Devil Invasion is technically a hybrid of match-3 and role-playing games that owes its mechanics to Puzzle Quest. But in action, it’s one of the most nerve-searing experiences available on the iPhone. The game’s juxtaposition of familiar mechanics with a rare, player-grabbing intensity makes it a must-have for puzzle and action fans alike.
The premise is obvious. Devils are invading the earth, and you need to defend your castles from them. Creatures like wolves, fish-men, and stone golems slowly advance upon your territory from right to left, breaking down any obstacles in their way. There are usually two towers placed to buy you time before the devils reach your castle on the left edge. In a normal castle defense game, you’d set up defenses and flick the creatures away before they could cause too much damage. That’s where Devil Invasion makes its mark.
Instead of interacting directly with the creatures on the top of the screen, you match coins, icons, gold and stones on the bottom hex grid. Blue, green and red coins (called “magic stones”) disappear when three of like color fall in a row, adding to your mana. Wedge-shaped icons can be matched to deal damage to the leftmost devil, gold earns you money, and stones simply get in the way and have to be crushed. You can use mana to cast one of three spells that you equip. These range from elven archers raining down arrows (“Get wet!”) to a wizard casting blankets of flame (“Eat hot taste!”) to a dwarf sapper triggering explosives hidden in a tower (“Blow me, blow u!”), thus sacrificing the defensive structure but causing spectacular destruction.
Spells are a critical part of the game, but their catchphrases may be the best part. Botched translations, or demented jokes? You decide.
The game takes place across a map that looks vaguely like the United States. For the most part, you’ll wind up from grassy flatlands through desert and the icy peaks up north. At regular increments, you’ll find a battle. You occasionally pass an ominous dungeon that amounts to a boss fight—fearsome devil mages accompany the invading creatures, and they are much more powerful. If you can’t take them down on first try, you’re better off following the normal path and accumulating enough gold to purchase more and better spells. You will also level up along the way, presumably increasing your attack power, though the specific effect is unclear.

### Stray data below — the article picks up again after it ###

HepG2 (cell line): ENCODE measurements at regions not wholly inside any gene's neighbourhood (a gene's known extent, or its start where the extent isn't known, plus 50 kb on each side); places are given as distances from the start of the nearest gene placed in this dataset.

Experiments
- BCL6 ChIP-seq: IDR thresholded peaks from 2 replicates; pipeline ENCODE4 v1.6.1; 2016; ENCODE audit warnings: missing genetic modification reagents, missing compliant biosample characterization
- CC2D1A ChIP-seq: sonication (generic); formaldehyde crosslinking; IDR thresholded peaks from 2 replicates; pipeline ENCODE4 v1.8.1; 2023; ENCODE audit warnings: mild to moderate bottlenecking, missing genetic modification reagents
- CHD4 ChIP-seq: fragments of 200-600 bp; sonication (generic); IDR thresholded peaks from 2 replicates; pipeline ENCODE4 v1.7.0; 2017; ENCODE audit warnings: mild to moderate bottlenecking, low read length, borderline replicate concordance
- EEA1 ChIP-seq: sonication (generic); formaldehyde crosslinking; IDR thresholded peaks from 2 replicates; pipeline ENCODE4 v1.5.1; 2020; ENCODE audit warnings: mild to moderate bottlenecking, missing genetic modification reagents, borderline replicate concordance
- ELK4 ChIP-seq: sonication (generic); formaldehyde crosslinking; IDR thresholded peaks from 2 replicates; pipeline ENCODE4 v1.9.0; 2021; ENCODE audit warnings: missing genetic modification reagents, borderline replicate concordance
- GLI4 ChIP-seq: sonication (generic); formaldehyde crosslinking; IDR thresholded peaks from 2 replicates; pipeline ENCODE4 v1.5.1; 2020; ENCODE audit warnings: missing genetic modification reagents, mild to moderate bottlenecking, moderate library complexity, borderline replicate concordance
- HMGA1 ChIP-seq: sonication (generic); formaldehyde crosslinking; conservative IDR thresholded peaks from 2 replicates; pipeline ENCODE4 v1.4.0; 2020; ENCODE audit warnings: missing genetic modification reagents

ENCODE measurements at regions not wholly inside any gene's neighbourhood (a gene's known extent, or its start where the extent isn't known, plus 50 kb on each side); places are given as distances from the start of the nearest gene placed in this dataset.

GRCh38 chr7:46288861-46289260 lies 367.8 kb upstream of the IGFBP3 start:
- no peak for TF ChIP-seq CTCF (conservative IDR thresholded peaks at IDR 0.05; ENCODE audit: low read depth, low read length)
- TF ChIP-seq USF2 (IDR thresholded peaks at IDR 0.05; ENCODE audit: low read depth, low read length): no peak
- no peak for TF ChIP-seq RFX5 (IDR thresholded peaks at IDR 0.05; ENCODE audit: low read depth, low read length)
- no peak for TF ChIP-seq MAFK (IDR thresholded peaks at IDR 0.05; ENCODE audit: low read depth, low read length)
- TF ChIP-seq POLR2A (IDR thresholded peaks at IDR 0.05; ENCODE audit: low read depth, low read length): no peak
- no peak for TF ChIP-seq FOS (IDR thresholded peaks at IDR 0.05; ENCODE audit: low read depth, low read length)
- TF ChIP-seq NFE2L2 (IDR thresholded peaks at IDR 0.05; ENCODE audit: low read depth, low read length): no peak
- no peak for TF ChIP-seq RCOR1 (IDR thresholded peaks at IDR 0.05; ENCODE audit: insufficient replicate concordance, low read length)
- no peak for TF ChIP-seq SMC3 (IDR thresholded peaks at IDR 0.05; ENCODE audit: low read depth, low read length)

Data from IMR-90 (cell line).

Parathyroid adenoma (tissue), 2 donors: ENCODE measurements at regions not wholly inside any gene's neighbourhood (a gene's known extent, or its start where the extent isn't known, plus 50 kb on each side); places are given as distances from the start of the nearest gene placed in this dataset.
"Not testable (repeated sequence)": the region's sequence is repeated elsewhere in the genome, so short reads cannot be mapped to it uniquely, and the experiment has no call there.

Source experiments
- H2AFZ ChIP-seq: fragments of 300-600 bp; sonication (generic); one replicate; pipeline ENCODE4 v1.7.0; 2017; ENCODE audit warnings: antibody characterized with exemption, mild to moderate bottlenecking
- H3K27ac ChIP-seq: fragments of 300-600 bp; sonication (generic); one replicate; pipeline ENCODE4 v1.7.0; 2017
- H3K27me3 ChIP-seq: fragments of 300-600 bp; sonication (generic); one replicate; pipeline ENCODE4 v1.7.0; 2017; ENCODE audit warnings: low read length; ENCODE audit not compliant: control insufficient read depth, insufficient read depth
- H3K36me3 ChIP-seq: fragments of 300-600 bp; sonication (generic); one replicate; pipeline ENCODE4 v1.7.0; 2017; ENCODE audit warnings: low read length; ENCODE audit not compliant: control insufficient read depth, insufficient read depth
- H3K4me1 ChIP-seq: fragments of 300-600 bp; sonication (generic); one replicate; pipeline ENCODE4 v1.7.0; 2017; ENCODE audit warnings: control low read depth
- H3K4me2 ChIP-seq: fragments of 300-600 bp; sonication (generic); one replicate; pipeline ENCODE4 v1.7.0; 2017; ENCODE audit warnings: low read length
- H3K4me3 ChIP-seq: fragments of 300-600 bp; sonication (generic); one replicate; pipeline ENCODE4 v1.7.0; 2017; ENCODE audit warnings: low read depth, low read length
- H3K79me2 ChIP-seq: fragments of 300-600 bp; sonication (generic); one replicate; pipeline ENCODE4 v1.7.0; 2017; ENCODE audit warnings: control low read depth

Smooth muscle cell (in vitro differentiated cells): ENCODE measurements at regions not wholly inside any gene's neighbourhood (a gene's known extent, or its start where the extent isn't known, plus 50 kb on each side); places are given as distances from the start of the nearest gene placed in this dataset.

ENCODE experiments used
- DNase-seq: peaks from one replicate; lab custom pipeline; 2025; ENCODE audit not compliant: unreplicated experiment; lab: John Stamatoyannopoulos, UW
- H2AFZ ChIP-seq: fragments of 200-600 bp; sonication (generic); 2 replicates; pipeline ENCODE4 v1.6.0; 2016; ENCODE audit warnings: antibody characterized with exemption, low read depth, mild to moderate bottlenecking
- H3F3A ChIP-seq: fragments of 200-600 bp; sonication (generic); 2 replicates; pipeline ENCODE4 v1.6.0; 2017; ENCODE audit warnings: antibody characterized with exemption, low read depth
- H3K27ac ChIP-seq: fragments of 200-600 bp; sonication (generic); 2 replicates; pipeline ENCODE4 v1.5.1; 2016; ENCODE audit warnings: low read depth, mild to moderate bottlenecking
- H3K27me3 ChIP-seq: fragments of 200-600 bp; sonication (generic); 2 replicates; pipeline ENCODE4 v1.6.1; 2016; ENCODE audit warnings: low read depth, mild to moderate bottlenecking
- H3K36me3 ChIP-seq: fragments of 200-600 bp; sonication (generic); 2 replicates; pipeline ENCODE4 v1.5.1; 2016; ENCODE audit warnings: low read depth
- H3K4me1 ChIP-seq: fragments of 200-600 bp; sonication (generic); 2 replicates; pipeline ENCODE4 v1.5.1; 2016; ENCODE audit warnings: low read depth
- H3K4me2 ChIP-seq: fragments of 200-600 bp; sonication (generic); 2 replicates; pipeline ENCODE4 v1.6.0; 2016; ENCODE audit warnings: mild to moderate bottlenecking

You eventually learn your favorite combinations of abilities and spells. Each spell uses a different pair of colored mana, and it’s important to equip spells that don’t overlap too much so that you can maximize usage of all three. While these kinds of decisions normally amount to perfectionist tweaking in strategy or role-playing games, they’re a necessity of life in Devil Invasion.
What truly distinguishes the game is its terrifying speed. Each battle seems to be populated and paced so that you won’t win until the devils are about to knock down your castle door. And in order to win, you will need to be matching coins and stones at a constant pace. Let your attention drift for more than two seconds and you’ve lost crucial ground; get confused for seven or eight seconds and you’ve likely cost yourself the battle. Devil Invasion may be the first match-3 game to truly exploit the iPhone’s touch controls. It would be impossible to play without the immediacy of quickly scanning the small screen, seeing a block in the corner, and flicking it into place with your finger.
A frequent complaint about match-3 hybrids is that the grid leaves too much up to chance—that tactical thinking is useless in the face of randomly generated grids. Somehow, Devil Invasion transcends such concerns. Its joy is in the flurry of falling stones and chimes of matched coins. Your failures are lapses in concentration or reflexes—yours, not the game’s. Conversely, those moments where you almost magically trigger a chain of matches, like a cascade of mana and arrows that save your castle from certain ruin, are breathtaking. These glorious triumphs are yours, and that’s the sentiment that Devil Invasion embraces so tightly.